Rome was particularly quiet in mid-August 1964. School was just a week away, and students were already being bombarded with the usual pre-school advice: start going to bed earlier so you'll be ready for the first day, bring pencils and pens and paper and notebooks to school on the first day to take notes, make sure you know the bus schedule if you're riding the bus, etc.
Rome was still looking for teachers to fill last-minute vacancies; West Rome High School had only one remaining faculty vacancy as of August 19th, and the superintendent was confident that the system would find a qualified teacher by the time classes started.
Rome's economic engine continued to rev up: the Rome-Floyd County Chamber of Commerce reported that almost two dozen businesses were engaged in new construction or major expansion in Rome, including General Electric, the Fairbanks Co., Kay Townes Antenna, Integrated Products, Anderson Manufacturing, Fox Manufacturing, Parrish Bakeries, Rome Frozen Foods, and Rome Casket Company.
And if that won't enough good news, Rome and Floyd County also posted an unemployment rate of only 3.7%, with an annual payroll of $49.6 million, a 12" increase over the year before.
Most of us take the US 411/US 27 interchange for granted—after all, it's been there almost as long as most of us can remember—but in 1964, it wasn't there in its current state, and Rome business leaders and politicians were getting pretty darn frustrated. On August 20th, they voted to request the State Highway Department issue a conditional work order to let Ledbetter Brothers begin site prep while the final details were being negotiated.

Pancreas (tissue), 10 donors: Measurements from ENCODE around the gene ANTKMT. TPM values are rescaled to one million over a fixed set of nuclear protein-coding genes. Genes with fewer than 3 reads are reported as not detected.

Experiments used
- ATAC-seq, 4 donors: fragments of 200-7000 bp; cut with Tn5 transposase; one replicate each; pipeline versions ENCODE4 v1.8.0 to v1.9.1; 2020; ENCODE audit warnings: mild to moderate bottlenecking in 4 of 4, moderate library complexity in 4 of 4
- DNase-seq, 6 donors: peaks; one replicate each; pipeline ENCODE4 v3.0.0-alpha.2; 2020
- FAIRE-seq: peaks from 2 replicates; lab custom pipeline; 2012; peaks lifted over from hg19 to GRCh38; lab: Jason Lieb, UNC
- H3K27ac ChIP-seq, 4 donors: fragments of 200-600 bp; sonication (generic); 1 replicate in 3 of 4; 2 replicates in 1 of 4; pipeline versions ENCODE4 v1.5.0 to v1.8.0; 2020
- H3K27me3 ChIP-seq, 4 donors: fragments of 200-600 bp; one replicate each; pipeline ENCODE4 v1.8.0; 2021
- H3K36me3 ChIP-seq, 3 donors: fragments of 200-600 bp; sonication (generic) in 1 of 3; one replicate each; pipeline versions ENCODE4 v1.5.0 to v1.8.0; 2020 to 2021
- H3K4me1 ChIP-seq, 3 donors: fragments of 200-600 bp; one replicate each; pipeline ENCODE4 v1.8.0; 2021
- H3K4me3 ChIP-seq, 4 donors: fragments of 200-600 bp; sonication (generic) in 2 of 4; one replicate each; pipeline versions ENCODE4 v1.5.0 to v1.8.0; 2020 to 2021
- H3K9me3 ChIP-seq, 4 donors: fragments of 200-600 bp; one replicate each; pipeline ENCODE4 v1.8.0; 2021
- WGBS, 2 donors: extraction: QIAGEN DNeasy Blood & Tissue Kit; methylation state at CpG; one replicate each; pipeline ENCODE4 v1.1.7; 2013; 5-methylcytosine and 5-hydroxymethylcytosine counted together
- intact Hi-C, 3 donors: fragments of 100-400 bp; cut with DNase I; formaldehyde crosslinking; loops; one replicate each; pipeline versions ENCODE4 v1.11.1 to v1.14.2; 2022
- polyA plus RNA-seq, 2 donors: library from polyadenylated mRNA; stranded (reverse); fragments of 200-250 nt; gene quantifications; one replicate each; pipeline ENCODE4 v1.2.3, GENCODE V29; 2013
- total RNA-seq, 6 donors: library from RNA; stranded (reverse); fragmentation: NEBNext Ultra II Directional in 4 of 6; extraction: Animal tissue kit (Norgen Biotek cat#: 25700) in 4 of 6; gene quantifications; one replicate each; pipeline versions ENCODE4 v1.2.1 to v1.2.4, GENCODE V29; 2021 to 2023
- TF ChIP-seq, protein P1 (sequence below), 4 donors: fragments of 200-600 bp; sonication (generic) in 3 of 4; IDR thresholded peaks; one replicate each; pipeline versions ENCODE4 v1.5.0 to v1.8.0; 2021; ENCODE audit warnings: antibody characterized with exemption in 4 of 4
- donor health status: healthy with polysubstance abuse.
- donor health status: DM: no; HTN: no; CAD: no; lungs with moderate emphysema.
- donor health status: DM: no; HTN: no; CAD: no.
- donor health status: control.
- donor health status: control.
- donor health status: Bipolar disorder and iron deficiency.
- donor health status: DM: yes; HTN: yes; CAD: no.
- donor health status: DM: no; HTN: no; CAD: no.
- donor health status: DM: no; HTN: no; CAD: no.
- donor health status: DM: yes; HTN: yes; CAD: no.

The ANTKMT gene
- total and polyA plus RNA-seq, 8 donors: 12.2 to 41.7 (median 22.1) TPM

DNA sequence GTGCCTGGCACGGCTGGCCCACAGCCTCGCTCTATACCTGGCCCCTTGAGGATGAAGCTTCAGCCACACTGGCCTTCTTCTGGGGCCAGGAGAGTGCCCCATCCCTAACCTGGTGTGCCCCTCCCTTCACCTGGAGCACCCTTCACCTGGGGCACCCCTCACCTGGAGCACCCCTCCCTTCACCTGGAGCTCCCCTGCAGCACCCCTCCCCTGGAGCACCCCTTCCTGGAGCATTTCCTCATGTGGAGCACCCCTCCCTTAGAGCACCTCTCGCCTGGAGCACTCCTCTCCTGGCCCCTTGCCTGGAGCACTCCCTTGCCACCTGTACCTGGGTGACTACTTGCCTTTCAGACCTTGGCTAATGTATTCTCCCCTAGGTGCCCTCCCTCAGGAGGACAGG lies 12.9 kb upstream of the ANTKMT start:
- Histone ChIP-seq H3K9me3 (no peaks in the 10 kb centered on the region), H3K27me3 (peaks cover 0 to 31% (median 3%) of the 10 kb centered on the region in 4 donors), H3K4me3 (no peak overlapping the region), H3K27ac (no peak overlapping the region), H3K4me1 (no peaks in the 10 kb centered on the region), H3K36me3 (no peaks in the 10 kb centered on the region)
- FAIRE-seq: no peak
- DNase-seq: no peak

Floyd County got its first automatic voting machines this week in 1964, just in time for the upcoming November Presidential elections. The machines were on display at the courthouse so that interested parties could come by and check them out to learn how the newfangled devices actually tabulated your votes.
Piggly Wiggly had Delmonico steaks for 99¢ a pound, white corn for a nickel an ear, and a 24-bottle case of Coke or Tab for 99¢ (and so the price creep began... that's a dime per case higher than they were charging in 1962 and early 1963, the first years I covered in this weekly nostalgic interlude). A&P had Libby's potted meat for a dime a can, half or whole hams for 49¢ a pound, and bananas for a dime a pound. Kroger had cubed steak for 79¢ a pound, Swift's bologna for 29¢ a pound, and a two-pound jar of Blue Plate apple jelly for 29¢. Big Apple had five pounds of Dixie Crystals sugar for 39¢, lamb shoulder roast for 19¢ a pound, and Swift's premium bacon for 49¢ a pound. Couch's had ground beef for 39¢ a pound, pink salmon for 29¢ a can, and a three-pound can of Snowdrift shortening for 59¢.
If you wanted to catch a movie the first half of the week, your choices were McHale's Navy (with Ernest Borgnine, Tim Conway, and the rest of the TV series cast) at the DeSoto, Paris When It Sizzles (with William Holden and Audrey Hepburn) at the First Avenue, and The Running Man (not the Stephen King film, the movie with Laurence Harvey and Lee Remick) at the West Rome Drive-In. The mid-week change up brought Robinson Crusoe on Mars (with Paul Mantee) to the First Avenue, What a Way to Go! to the DeSoto, and Walt Disney's Merlin Jones to the West Rome Drive-In.
The number one song this week in 1964 was "Where Did Our Love Go?" by the Supremes. Other top ten hits included "The House of the Rising Sun" by the Animals (#2); "Everybody Loves Somebody" by Dean Martin (#3); "A Hard Day's Night" by the Beatles (#4); "C'Mon and Swim" by Bobby Freeman (#5); "Under the Boardwalk" by the Drifters (#6); "Because" by the Dave Clark Five (#7); "Walk—Don't Run '64" by the Ventures (#8); "Bread and Butter" by the Newbeats (#9); and "How Do You Do It?" by Gerry & the Pacemakers (#10).